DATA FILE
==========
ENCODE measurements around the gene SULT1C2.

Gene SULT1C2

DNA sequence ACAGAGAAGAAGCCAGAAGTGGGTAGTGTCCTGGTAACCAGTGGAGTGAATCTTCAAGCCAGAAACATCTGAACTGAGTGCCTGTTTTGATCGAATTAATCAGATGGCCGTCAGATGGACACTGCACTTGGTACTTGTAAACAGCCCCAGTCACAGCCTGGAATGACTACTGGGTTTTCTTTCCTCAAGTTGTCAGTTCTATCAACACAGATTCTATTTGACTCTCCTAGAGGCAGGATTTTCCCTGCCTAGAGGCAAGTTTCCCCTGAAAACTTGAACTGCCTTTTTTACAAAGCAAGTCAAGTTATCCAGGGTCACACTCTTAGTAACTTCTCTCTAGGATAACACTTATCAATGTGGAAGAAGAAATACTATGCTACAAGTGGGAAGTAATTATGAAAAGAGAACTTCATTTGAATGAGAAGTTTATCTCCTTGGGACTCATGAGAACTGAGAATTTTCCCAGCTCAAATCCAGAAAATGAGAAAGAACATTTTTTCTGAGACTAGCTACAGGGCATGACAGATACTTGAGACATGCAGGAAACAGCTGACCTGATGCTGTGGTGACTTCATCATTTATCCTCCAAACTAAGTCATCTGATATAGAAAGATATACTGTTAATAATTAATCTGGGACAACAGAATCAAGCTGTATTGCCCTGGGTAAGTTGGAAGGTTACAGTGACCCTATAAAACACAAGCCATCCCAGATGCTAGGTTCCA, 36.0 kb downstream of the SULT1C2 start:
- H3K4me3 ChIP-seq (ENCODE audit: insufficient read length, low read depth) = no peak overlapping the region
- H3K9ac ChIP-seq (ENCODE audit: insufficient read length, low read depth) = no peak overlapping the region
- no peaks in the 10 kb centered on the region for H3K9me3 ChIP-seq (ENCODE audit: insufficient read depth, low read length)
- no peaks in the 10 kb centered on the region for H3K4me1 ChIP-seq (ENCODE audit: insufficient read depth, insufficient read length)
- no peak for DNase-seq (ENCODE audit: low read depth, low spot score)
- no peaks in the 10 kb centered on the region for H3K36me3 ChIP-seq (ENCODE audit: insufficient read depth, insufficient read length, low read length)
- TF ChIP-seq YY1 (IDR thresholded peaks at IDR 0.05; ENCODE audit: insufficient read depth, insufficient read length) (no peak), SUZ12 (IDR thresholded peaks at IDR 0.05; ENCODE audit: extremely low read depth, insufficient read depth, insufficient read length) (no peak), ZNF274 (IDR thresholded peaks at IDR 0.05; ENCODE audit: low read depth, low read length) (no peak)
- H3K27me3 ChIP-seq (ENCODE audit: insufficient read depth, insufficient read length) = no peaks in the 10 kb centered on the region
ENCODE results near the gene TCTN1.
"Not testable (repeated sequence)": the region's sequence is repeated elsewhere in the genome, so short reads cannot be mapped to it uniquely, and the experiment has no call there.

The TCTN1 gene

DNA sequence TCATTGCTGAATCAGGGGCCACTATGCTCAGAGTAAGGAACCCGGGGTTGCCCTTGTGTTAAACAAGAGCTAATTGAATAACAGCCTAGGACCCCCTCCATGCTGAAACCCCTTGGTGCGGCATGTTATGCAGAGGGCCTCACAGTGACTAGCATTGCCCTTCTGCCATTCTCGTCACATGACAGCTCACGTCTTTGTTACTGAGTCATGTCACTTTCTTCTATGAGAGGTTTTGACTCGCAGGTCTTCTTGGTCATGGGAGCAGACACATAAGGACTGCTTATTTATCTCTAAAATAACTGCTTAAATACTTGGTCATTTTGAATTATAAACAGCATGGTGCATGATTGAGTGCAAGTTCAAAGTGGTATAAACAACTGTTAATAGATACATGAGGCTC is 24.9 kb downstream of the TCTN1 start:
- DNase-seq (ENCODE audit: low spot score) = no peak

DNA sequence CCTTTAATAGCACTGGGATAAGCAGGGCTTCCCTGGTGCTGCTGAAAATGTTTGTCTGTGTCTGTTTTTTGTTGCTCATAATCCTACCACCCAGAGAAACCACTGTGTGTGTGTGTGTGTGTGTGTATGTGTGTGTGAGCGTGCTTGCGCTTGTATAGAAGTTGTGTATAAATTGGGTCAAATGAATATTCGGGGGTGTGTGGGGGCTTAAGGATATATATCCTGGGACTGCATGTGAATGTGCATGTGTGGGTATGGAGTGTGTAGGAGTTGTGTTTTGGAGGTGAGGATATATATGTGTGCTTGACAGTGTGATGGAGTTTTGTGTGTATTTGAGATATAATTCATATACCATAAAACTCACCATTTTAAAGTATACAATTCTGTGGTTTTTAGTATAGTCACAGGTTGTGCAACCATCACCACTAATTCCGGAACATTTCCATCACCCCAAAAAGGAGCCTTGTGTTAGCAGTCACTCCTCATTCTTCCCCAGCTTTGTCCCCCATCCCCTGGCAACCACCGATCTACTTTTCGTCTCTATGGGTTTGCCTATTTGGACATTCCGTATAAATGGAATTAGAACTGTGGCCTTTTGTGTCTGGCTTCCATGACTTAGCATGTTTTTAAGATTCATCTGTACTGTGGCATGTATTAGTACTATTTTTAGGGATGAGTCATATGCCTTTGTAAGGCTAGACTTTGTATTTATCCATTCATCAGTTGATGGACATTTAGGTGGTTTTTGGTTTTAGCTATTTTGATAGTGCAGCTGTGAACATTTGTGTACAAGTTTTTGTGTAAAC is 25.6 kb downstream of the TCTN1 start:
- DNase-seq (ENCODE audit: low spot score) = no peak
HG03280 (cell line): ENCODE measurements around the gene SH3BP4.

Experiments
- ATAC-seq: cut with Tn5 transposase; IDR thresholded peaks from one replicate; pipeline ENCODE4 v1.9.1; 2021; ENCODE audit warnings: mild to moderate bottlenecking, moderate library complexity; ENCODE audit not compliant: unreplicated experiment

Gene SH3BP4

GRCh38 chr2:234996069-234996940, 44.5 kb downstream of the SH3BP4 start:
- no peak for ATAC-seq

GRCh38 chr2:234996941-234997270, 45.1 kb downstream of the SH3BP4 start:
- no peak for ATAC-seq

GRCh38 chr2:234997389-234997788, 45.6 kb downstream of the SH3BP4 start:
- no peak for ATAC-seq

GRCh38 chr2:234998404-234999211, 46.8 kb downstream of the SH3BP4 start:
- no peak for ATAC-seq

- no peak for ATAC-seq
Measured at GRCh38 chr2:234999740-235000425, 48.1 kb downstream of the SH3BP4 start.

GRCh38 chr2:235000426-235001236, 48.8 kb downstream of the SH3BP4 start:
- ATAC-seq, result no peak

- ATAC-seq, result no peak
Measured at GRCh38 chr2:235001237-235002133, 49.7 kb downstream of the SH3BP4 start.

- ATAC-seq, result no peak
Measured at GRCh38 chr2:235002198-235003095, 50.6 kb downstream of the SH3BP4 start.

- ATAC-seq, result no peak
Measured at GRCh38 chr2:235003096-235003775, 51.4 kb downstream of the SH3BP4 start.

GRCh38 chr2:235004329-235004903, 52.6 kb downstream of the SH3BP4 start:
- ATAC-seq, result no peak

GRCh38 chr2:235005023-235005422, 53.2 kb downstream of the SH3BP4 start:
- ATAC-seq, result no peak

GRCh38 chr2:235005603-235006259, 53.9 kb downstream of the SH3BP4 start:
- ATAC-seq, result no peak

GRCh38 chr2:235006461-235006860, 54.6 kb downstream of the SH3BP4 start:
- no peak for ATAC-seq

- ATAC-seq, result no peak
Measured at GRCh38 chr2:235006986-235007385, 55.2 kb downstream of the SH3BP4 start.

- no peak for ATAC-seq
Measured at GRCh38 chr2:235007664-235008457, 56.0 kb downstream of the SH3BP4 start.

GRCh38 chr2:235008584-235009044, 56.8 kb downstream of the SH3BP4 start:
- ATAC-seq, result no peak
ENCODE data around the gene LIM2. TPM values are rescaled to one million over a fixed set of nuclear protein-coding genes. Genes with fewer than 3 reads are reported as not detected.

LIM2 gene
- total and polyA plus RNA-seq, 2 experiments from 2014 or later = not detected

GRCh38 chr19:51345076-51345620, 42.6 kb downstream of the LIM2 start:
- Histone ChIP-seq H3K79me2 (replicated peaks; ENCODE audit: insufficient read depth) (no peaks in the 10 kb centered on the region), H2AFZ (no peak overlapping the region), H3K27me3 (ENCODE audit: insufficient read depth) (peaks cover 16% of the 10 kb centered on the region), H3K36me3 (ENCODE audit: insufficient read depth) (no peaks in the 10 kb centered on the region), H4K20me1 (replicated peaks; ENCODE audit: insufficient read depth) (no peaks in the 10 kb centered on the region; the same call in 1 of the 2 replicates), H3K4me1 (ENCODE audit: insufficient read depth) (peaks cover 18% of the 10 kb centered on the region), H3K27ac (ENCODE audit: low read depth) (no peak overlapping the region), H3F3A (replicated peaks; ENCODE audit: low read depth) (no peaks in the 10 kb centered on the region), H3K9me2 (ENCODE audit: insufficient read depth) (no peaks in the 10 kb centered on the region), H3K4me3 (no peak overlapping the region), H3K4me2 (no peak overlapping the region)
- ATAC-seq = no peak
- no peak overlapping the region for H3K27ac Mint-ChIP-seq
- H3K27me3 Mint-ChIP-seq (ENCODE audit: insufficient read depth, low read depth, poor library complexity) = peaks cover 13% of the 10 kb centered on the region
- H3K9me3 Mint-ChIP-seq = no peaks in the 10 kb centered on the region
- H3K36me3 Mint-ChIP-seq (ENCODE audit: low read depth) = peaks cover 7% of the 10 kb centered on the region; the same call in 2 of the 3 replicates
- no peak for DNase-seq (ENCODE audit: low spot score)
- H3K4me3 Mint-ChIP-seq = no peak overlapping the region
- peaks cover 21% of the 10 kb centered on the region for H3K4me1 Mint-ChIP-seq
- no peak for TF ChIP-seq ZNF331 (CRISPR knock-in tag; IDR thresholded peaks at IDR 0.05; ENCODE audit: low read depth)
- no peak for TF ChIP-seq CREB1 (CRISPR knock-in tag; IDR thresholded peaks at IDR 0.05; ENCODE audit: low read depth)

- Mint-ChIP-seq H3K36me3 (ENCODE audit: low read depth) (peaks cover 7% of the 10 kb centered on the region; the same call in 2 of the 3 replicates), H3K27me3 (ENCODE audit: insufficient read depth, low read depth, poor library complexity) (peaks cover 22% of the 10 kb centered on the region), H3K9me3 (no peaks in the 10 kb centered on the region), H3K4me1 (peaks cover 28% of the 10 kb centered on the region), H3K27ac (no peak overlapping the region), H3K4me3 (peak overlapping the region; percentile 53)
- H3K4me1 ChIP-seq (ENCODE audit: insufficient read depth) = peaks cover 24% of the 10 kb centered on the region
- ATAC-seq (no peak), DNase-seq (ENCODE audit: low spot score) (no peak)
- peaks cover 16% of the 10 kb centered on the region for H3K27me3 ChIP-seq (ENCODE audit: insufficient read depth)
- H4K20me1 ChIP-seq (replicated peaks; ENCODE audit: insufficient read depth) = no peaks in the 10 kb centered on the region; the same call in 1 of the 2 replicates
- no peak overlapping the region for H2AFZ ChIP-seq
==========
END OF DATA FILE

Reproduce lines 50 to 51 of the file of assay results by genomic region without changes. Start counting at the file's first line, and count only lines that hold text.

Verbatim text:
Measured at GRCh38 chr2:235006986-235007385, 55.2 kb downstream of the SH3BP4 start.

- no peak for ATAC-seq